In “What Does Personalized Learning Mean? Whatever People Want It To,” Benjamin Harold describes the broad range of definitions that encompass Personalized Learning: “Algorithm-driven playlists? Grouping students based on digital data? Letting teens design projects based on their personal interests? Adaptive software that adjusts to each student's skill level? Customized activities to help kids develop a growth mindset? Check, check, check, check, check.”
Similarly, there are several different variations and levels of competency-based and personalized learning happening at my school. I feel that we manage the use of personalized learning and competency-based learning in a way that is well suited for the elementary level. We use adaptive software like iRead, ST Math, System 44, Mobymax, and FASTT Math. Several of these programs give students choices within their scope and sequence and/or allow them to skip over content if they can demonstrate competency. These programs are also used as a “may do” option in many classrooms. Students often have a menu of learning or activity choices, ”May Do Lists,” for independent learning during small group or universal access time.
Many of our teachers offer students choices for learning, and demonstration of learning, with PBL projects. For example, students can make choices about which marine mammals they want to learn about for their projects, or perhaps whether they want to demonstrate their learning with a poster, a video, or class presentation. Another example is that some of our teachers utilize pre-tests from our math curriculum, Bridges, to allow students to demonstrate competency before embarking on whole-class lessons.
Katie Varatta’s concept of how competency-based learning works seems straightforward. She says, “You would analyze what mastery looks like, and design focused lessons and activities that would support those levels. This lesson addresses the entire group, and then you would move into workshop model where everyone works towards the daily learning target... While they are working, you might be pulling small groups to go deeper on the focused mini lesson or individuals that need further interventions or support.” As simple as that all sounds, however, there are many more steps involved in this process than are spelled out. Developing student protocols, lesson building, behavior management, assessment, early finishers, are just a few of the details that add to the complexity of such an endeavor.
I think my favorite selection this week is the short video, “Personalized Learning: What is it?” I like this selection because it reminds us that any approach needs to be vetted by research and evaluated for its effectiveness. So true are the cautions that students tend to pick the easiest options when given a choice, and that they don’t always manage their time (or attention) well while on educational software. These are issues that need to be constantly monitored at our school. This video should be the official disclaimer for anyone contemplating competency-based learning or personalized learning.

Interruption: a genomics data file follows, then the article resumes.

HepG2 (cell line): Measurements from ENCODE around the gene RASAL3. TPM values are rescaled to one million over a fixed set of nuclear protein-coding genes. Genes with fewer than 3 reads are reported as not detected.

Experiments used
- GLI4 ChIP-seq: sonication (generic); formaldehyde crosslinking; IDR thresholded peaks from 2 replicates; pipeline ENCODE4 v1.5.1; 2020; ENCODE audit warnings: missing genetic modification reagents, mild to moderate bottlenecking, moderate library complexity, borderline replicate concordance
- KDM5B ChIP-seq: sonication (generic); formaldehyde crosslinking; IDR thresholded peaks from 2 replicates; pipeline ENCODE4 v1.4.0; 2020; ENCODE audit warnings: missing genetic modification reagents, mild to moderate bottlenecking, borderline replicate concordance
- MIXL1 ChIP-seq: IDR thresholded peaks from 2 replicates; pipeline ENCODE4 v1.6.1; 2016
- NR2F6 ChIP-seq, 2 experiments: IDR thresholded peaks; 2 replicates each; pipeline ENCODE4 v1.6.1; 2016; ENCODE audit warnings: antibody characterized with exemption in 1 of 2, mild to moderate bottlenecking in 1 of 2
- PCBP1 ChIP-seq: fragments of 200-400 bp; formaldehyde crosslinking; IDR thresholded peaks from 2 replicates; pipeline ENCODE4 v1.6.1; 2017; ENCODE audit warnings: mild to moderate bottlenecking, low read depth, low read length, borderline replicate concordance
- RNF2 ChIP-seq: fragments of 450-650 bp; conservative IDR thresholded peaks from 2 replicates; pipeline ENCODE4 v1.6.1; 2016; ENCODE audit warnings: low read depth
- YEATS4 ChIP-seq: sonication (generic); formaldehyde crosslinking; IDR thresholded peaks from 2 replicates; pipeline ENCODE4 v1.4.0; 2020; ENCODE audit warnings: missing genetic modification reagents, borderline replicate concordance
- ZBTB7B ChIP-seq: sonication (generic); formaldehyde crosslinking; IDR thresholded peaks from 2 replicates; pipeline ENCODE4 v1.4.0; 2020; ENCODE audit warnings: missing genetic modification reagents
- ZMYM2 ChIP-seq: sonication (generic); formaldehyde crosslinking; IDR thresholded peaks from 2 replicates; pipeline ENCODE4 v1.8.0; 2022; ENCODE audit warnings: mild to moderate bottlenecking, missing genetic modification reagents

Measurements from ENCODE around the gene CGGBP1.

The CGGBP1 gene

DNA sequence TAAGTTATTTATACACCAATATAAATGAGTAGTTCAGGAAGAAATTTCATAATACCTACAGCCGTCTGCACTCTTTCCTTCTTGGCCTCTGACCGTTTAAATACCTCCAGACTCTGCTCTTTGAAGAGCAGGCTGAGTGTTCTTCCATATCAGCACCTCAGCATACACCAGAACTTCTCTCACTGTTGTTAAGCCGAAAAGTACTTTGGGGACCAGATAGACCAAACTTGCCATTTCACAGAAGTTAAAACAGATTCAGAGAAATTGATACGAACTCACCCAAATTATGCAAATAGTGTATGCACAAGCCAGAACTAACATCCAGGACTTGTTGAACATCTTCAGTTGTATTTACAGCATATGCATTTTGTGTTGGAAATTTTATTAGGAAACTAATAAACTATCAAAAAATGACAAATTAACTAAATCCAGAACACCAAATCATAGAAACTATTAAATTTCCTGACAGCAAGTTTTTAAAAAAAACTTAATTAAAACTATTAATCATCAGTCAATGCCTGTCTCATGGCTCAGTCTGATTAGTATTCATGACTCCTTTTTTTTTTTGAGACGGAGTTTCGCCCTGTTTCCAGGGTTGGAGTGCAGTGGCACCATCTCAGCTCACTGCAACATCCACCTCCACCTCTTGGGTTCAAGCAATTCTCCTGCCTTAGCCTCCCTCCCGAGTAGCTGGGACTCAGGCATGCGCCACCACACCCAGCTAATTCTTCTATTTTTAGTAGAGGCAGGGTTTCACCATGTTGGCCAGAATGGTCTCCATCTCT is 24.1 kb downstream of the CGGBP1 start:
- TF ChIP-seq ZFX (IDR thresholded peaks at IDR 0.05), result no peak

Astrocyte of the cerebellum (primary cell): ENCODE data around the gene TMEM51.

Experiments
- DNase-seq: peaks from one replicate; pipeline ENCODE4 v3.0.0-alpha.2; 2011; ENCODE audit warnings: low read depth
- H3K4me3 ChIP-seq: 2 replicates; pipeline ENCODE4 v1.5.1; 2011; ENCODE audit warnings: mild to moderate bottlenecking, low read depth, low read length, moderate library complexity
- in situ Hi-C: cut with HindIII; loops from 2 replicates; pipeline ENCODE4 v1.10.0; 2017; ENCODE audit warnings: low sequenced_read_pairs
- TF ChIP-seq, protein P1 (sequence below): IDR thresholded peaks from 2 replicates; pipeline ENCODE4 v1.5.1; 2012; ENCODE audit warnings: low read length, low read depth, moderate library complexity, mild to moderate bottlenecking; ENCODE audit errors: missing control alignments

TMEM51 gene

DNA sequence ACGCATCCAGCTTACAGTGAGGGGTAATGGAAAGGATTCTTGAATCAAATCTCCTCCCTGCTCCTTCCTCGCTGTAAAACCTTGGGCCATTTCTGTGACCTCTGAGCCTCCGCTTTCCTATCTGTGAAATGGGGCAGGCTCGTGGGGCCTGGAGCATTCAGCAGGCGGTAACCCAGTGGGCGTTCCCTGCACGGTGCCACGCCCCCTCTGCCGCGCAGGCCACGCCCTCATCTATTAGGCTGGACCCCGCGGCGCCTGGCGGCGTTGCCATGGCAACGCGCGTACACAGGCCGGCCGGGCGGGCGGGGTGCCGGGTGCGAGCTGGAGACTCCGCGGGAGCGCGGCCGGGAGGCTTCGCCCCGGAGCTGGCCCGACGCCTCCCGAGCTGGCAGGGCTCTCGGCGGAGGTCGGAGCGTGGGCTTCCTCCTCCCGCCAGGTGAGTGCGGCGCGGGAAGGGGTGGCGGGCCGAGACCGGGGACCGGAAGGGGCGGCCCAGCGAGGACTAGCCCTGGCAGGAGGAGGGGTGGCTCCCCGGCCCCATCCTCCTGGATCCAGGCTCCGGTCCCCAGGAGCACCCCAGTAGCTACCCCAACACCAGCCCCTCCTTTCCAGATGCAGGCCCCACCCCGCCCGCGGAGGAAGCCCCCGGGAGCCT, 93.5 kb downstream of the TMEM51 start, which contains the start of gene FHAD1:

Before embarking on my research project back in September, I knew I wanted to focus on finding a way to help our struggling primary students who entered school already far behind their classmates in early literacy skills. My research study developed into a parent led literacy program for Kindergarten students. After all the hard work of doing the research and developing a program for families to follow, I was thrilled to discover a positive relationship between time spent doing the program and student improvement in letter-sound fluency! I now knew that a parent led intervention program focused on letter-sound knowledge could positively affect intensive students’ letter-sound fluency. However, what I discovered along the way put a damper on my celebrations. I learned that even though the program seemed to have a positive effect, I couldn’t get everyone to participate regularly enough to help their children. It reminded me of medication. You can give patients the medication, but you can’t make them swallow the pills. Although that realization was a bit disheartening, it reminded me about why I became a teacher in the first place. I became a teacher to work with children. I had previously been a health educator for low-income pregnant women for many years and after a similar realization described above, I decided that I really wanted to work with children directly.
With all this in mind, my next steps will still focus on these students and helping them improve their early literacy skills. Considering that my position as an Academic Specialist is not directly with students or parents, but more with teachers, here are the questions that will guide these next steps: